Arizona Alternative: Zero Energy Home.(FRIDAY HOME GUIDE)(CLICKS &Amp; MORTAR)

The Washington Times (Washington, DC), December 6, 2002 | Go to article overview

Arizona Alternative: Zero Energy Home.(FRIDAY HOME GUIDE)(CLICKS &Amp; MORTAR)


Byline: M. Anthony Carr, SPECIAL TO THE WASHINGTON TIMES

Solar-powered and earth-bermed homes had all the trappings of the future when I was a child. Forty-plus years ago, there was talk, there were studies and there were journals extolling the 21st century as a time of alternative energy sources that were plentiful, clean and cheap.

Funny how we were supposed to have lots of cool stuff happen in the 21st century. So far, the coolest things that really affected my life have been the personal computer and the microwave, both of which were in wide use inter-20th century.

I still drive in a gas-guzzling car - no electric car on my horizon yet. I turn on the lights using electricity and incandescent bulbs - the same type and from the same company my parents used.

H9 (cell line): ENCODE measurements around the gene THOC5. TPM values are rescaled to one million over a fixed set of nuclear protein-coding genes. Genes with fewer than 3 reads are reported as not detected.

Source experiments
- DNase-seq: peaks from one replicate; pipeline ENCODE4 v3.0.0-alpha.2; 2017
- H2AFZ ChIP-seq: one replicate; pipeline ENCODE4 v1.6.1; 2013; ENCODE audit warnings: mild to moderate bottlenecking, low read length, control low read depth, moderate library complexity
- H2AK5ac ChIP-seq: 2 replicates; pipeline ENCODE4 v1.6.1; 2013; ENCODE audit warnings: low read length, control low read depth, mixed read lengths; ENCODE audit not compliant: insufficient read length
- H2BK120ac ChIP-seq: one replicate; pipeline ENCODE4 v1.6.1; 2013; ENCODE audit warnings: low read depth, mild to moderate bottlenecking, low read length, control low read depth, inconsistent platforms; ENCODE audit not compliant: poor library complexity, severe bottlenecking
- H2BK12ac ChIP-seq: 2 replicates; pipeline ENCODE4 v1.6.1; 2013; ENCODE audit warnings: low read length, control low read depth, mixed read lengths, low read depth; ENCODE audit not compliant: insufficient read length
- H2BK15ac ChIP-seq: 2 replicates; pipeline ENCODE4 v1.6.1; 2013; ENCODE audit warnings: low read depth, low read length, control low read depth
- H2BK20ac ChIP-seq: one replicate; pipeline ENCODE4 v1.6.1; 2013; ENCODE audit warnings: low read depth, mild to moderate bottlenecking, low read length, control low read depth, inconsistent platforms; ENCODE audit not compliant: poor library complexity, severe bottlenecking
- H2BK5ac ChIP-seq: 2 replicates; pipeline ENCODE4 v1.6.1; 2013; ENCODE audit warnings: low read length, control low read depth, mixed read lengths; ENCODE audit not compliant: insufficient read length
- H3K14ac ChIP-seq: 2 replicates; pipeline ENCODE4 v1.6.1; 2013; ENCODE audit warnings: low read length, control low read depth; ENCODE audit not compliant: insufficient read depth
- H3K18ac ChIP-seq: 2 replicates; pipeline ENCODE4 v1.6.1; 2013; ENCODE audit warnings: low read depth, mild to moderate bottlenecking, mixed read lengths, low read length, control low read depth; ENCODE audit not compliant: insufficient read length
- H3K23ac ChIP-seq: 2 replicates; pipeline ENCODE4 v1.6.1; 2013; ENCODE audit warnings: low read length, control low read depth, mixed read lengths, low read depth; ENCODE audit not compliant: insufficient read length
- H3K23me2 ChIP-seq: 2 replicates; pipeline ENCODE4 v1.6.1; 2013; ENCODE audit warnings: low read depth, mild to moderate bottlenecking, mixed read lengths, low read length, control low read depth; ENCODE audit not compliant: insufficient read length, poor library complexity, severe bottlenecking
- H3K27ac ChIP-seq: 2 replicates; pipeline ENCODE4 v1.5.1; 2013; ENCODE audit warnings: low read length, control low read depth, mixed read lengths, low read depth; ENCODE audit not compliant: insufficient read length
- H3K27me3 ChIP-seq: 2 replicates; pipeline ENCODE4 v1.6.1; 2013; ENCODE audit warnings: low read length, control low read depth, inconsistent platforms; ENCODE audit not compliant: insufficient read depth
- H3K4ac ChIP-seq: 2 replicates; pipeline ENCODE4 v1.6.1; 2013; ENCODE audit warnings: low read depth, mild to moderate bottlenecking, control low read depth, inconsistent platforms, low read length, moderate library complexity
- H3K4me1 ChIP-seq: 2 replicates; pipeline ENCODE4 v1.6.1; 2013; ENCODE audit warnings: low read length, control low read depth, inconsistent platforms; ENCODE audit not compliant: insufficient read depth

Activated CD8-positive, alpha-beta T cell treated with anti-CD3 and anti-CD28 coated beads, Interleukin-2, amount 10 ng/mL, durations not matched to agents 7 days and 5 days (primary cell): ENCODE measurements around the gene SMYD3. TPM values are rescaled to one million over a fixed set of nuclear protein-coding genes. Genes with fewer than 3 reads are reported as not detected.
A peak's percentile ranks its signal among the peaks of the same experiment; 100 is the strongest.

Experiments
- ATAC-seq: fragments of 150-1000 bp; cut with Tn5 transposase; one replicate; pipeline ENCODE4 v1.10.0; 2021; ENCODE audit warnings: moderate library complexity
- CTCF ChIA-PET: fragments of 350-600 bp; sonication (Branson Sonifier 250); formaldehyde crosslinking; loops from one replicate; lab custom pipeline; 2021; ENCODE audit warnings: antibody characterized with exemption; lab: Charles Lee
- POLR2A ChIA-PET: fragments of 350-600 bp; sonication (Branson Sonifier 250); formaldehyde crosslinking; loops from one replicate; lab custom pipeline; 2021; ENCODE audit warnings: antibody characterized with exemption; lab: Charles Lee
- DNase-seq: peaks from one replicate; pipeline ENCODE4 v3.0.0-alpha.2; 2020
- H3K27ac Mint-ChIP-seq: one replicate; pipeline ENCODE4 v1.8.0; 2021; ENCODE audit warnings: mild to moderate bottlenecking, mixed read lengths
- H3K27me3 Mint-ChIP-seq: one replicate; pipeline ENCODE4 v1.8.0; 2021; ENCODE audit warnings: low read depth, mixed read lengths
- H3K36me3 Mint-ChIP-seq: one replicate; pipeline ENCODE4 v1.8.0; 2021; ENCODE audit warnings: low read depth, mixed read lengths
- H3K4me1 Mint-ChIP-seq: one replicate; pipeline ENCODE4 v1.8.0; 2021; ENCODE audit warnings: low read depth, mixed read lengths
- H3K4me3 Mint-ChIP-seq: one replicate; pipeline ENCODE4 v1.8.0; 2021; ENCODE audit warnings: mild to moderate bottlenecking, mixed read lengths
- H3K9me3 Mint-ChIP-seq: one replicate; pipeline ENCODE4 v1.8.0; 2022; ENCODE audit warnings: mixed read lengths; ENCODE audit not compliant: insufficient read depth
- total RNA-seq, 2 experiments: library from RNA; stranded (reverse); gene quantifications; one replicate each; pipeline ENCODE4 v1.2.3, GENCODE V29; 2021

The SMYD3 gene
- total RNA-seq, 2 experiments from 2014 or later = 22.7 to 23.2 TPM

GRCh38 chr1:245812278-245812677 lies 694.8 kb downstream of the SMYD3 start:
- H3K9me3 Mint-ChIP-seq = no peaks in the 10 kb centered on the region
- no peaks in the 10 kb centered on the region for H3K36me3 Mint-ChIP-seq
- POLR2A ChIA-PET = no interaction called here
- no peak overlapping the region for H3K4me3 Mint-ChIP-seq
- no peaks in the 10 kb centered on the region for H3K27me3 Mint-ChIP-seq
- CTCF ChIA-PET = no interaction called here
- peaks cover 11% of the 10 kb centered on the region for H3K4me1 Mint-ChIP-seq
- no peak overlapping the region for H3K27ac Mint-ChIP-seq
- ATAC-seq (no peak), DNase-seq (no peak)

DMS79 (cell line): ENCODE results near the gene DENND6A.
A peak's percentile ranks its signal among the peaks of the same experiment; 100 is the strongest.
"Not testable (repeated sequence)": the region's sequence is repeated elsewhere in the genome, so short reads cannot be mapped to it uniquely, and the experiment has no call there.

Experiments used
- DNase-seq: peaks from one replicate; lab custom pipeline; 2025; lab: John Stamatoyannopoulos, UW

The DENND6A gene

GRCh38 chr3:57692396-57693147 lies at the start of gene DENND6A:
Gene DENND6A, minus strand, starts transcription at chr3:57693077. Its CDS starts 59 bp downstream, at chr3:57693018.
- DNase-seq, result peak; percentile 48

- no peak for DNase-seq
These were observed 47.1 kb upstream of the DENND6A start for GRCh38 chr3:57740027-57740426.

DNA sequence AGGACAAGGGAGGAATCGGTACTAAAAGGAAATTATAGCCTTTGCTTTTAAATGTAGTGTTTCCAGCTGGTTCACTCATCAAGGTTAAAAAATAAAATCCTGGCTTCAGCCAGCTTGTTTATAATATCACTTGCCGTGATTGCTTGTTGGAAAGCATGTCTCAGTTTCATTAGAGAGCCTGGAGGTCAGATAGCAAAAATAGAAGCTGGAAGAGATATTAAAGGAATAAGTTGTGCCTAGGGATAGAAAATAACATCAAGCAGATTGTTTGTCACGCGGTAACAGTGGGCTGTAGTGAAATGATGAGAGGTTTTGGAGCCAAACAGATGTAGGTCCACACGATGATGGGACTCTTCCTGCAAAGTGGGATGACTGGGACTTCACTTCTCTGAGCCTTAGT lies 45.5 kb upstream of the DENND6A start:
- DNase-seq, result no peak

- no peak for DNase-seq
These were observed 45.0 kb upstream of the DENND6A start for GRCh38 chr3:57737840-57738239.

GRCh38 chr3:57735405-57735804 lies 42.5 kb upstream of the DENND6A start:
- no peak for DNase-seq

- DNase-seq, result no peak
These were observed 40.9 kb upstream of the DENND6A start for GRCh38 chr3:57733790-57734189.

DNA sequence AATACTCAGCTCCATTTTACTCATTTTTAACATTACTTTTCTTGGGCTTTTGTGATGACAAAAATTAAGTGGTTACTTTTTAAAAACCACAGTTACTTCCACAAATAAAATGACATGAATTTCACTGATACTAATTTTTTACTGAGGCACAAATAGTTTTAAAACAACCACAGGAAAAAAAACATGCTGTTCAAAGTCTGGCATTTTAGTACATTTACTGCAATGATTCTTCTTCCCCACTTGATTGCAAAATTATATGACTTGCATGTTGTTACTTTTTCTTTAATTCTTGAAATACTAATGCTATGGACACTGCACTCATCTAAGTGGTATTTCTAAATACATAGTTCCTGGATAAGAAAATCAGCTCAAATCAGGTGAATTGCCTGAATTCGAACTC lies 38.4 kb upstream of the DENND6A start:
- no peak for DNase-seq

This Thanksgiving, I cooked the bird in a convection oven, overnight at about 250-degrees Fahrenheit. Notice I didn't even use the Celsius reading that we were supposed to be using across the land by now.

We can only hope that the latest venue of alternative energy homes being touted by the National Association of Home Builders (www.nahb.org) will actually take root in the North American culture.

The Zero Energy Home (ZEH) opened this month in Tucson, Ariz., in the John Wesley Miller Cos. Armory Park del Sol community (www.armoryparkdelsol.com). This is a community of alternative energy homes that use an average of less than a dollar a day for heating and cooling. The project involves a partnership with Tucson Electric Power and Global Solar Energy. The community makes extensive use of active and passive solar systems.

At NAHB's Research Center Web site (www.nahbrc.org), acting President Terre Belt says, "The Energy Information Administration is forecasting higher residential heating bills this winter, and consumers are looking to build more energy-efficient homes. …

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